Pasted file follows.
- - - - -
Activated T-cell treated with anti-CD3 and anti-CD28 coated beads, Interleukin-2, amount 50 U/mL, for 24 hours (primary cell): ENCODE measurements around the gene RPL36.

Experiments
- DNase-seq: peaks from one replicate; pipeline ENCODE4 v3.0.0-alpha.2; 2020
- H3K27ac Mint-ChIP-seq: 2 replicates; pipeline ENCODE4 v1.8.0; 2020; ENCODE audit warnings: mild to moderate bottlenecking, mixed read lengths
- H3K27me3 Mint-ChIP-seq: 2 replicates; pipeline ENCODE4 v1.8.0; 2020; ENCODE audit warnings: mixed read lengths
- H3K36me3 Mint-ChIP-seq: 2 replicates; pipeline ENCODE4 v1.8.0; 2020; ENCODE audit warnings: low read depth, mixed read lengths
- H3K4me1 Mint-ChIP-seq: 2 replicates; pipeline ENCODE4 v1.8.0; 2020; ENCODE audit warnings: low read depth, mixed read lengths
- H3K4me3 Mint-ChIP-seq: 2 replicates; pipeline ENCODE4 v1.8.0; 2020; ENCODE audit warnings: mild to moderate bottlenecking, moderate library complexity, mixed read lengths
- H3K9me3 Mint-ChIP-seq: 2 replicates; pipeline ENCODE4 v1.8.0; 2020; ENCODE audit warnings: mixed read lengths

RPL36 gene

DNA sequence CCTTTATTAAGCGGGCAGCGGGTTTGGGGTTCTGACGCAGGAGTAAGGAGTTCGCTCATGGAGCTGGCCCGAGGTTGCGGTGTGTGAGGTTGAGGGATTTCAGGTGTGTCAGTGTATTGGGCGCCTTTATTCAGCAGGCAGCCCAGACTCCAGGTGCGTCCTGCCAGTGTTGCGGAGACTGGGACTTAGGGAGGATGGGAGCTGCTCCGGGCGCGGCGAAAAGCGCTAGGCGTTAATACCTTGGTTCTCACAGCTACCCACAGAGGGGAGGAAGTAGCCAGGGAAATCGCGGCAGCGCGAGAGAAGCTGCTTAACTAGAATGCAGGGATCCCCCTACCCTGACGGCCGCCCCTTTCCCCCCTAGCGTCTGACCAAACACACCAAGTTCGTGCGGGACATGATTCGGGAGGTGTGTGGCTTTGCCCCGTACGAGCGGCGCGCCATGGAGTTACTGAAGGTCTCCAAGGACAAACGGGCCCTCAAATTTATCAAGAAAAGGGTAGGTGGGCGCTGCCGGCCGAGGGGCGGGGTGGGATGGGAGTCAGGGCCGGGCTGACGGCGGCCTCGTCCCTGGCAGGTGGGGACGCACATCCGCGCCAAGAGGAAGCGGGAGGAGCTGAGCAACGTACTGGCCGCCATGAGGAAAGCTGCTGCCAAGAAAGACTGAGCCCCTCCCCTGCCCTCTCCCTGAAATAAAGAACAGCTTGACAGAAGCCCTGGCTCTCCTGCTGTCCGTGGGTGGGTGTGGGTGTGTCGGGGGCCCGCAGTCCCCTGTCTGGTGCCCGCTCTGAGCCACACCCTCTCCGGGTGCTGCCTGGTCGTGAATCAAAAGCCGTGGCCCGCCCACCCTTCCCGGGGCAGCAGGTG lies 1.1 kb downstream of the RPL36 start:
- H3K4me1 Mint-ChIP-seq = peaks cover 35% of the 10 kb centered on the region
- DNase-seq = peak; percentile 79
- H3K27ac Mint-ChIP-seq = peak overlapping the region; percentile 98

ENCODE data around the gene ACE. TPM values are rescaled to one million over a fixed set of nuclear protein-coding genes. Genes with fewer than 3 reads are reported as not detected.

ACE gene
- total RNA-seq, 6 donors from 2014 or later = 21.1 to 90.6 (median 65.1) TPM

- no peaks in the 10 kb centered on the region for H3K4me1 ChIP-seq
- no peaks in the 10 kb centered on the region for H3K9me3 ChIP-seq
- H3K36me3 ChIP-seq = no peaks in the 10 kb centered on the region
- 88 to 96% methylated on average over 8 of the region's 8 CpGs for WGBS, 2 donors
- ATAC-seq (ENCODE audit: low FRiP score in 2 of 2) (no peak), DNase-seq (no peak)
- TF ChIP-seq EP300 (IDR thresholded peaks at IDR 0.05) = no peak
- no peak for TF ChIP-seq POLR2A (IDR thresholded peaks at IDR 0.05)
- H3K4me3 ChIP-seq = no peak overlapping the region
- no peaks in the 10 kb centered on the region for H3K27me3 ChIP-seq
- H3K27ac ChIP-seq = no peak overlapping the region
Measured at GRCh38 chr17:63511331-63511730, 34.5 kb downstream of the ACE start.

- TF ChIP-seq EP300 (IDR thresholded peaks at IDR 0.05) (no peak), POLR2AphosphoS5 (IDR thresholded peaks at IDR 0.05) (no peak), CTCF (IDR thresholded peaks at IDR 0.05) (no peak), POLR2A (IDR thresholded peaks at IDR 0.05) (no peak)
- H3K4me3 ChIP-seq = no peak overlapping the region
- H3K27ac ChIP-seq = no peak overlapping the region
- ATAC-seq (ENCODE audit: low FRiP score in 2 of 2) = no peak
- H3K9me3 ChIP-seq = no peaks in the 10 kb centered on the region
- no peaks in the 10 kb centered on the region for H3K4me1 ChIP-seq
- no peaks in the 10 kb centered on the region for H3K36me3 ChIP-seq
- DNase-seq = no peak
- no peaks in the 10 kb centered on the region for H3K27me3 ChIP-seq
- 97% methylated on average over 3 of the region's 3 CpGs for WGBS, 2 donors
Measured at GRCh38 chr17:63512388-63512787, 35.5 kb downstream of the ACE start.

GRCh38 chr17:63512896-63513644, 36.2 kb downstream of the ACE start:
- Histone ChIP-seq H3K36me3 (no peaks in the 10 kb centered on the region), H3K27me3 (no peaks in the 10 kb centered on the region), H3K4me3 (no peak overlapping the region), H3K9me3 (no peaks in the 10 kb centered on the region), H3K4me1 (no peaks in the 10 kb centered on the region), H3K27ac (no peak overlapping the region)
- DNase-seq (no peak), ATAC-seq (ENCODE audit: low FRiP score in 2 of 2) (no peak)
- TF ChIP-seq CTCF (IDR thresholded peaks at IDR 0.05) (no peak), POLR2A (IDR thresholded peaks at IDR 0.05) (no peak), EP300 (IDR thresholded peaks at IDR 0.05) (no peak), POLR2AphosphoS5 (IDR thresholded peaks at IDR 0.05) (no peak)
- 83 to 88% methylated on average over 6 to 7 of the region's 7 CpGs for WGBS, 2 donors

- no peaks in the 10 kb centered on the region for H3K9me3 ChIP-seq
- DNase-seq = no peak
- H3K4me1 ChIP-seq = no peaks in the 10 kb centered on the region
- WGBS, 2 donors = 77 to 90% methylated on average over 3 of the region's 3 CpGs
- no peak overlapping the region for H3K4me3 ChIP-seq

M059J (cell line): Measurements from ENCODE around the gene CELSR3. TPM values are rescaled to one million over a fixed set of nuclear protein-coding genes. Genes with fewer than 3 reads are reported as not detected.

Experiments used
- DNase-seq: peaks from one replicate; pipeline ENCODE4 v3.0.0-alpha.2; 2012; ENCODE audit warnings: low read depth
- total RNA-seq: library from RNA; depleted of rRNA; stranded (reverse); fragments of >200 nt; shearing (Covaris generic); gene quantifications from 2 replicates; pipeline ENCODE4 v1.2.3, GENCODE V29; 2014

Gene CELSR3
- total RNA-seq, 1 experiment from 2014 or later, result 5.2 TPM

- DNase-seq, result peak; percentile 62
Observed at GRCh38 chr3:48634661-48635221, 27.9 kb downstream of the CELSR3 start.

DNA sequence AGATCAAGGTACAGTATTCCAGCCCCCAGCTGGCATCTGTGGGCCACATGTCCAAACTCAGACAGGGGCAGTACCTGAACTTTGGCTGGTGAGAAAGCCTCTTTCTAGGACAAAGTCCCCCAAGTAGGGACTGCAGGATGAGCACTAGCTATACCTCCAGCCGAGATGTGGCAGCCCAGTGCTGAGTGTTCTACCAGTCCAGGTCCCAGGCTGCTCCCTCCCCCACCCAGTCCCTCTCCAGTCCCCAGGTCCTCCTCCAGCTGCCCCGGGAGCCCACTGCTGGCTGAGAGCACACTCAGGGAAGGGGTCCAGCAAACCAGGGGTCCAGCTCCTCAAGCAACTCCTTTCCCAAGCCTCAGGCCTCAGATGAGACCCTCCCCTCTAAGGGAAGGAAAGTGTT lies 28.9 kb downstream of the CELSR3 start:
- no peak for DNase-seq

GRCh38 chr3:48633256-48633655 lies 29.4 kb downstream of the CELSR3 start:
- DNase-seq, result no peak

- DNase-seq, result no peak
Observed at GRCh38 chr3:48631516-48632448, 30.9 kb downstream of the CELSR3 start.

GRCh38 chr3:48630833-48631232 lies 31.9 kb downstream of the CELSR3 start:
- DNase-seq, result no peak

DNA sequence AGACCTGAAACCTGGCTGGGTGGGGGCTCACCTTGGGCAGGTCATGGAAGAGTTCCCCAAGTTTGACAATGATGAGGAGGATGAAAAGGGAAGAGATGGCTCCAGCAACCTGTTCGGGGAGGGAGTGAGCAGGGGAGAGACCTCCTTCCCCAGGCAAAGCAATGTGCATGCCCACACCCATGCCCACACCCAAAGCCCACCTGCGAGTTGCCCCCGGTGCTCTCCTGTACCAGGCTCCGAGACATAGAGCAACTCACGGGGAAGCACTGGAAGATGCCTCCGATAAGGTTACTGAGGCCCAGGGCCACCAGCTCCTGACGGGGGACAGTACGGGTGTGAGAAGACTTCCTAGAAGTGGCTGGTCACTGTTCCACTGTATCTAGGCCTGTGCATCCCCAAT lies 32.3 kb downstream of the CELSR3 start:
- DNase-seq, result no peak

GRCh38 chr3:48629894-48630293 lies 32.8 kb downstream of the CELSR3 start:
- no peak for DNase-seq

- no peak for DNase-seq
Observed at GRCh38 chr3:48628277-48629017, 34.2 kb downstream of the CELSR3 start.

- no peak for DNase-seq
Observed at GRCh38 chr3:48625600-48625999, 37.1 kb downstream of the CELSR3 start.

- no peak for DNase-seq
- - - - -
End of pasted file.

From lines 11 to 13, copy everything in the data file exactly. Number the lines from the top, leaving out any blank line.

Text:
DNA sequence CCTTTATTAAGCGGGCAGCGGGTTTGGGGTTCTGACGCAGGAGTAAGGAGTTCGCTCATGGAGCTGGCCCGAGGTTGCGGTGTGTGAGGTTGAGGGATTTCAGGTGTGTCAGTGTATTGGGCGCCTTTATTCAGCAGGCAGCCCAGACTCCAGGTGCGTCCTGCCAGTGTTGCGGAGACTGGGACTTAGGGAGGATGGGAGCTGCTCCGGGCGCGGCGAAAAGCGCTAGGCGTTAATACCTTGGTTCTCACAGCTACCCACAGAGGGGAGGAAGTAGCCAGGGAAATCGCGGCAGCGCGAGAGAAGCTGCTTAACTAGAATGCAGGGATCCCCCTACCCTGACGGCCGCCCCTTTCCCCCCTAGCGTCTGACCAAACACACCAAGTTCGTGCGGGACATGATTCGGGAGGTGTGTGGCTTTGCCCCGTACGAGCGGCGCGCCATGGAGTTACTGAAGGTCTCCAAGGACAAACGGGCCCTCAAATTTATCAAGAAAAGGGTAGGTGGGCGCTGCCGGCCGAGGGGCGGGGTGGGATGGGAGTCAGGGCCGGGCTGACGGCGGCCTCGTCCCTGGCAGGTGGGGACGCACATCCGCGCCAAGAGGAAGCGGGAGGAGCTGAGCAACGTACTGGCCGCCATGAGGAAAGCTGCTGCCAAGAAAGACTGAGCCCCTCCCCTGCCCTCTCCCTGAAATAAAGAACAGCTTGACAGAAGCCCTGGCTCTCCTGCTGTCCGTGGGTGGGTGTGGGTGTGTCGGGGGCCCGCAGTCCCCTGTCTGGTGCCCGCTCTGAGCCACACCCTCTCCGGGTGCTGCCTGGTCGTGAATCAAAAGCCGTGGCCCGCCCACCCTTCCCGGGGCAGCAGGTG lies 1.1 kb downstream of the RPL36 start:
- H3K4me1 Mint-ChIP-seq = peaks cover 35% of the 10 kb centered on the region
- DNase-seq = peak; percentile 79